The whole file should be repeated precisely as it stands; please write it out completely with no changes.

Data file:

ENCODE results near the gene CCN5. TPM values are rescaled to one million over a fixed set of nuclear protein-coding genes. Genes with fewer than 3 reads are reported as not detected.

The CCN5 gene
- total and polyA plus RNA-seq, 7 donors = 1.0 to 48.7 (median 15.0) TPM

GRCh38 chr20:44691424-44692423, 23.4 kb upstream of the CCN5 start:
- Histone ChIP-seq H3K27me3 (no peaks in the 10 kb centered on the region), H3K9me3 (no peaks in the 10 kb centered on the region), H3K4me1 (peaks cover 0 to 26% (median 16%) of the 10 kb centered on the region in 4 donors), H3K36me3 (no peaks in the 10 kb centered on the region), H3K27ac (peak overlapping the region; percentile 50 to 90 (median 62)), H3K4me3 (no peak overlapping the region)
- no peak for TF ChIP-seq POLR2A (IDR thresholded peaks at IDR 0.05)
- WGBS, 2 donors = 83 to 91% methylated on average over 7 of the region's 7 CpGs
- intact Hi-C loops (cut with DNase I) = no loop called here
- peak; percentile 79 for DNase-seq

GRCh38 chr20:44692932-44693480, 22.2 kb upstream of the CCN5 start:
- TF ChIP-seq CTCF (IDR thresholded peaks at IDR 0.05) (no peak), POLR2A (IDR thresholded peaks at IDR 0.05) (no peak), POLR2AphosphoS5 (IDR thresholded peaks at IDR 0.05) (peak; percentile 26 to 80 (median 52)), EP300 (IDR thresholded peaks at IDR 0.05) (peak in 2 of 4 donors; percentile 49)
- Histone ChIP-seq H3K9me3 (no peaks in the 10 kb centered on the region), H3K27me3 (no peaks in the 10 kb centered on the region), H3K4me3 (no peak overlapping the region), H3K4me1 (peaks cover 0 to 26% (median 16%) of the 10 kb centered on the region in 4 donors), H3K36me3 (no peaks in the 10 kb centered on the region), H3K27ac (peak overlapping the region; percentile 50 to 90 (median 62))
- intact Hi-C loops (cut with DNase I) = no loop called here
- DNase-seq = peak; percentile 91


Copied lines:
ENCODE results near the gene CCN5. TPM values are rescaled to one million over a fixed set of nuclear protein-coding genes. Genes with fewer than 3 reads are reported as not detected.

The CCN5 gene
- total and polyA plus RNA-seq, 7 donors = 1.0 to 48.7 (median 15.0) TPM

GRCh38 chr20:44691424-44692423, 23.4 kb upstream of the CCN5 start:
- Histone ChIP-seq H3K27me3 (no peaks in the 10 kb centered on the region), H3K9me3 (no peaks in the 10 kb centered on the region), H3K4me1 (peaks cover 0 to 26% (median 16%) of the 10 kb centered on the region in 4 donors), H3K36me3 (no peaks in the 10 kb centered on the region), H3K27ac (peak overlapping the region; percentile 50 to 90 (median 62)), H3K4me3 (no peak overlapping the region)
- no peak for TF ChIP-seq POLR2A (IDR thresholded peaks at IDR 0.05)
- WGBS, 2 donors = 83 to 91% methylated on average over 7 of the region's 7 CpGs
- intact Hi-C loops (cut with DNase I) = no loop called here
- peak; percentile 79 for DNase-seq

GRCh38 chr20:44692932-44693480, 22.2 kb upstream of the CCN5 start:
- TF ChIP-seq CTCF (IDR thresholded peaks at IDR 0.05) (no peak), POLR2A (IDR thresholded peaks at IDR 0.05) (no peak), POLR2AphosphoS5 (IDR thresholded peaks at IDR 0.05) (peak; percentile 26 to 80 (median 52)), EP300 (IDR thresholded peaks at IDR 0.05) (peak in 2 of 4 donors; percentile 49)
- Histone ChIP-seq H3K9me3 (no peaks in the 10 kb centered on the region), H3K27me3 (no peaks in the 10 kb centered on the region), H3K4me3 (no peak overlapping the region), H3K4me1 (peaks cover 0 to 26% (median 16%) of the 10 kb centered on the region in 4 donors), H3K36me3 (no peaks in the 10 kb centered on the region), H3K27ac (peak overlapping the region; percentile 50 to 90 (median 62))
- intact Hi-C loops (cut with DNase I) = no loop called here
- DNase-seq = peak; percentile 91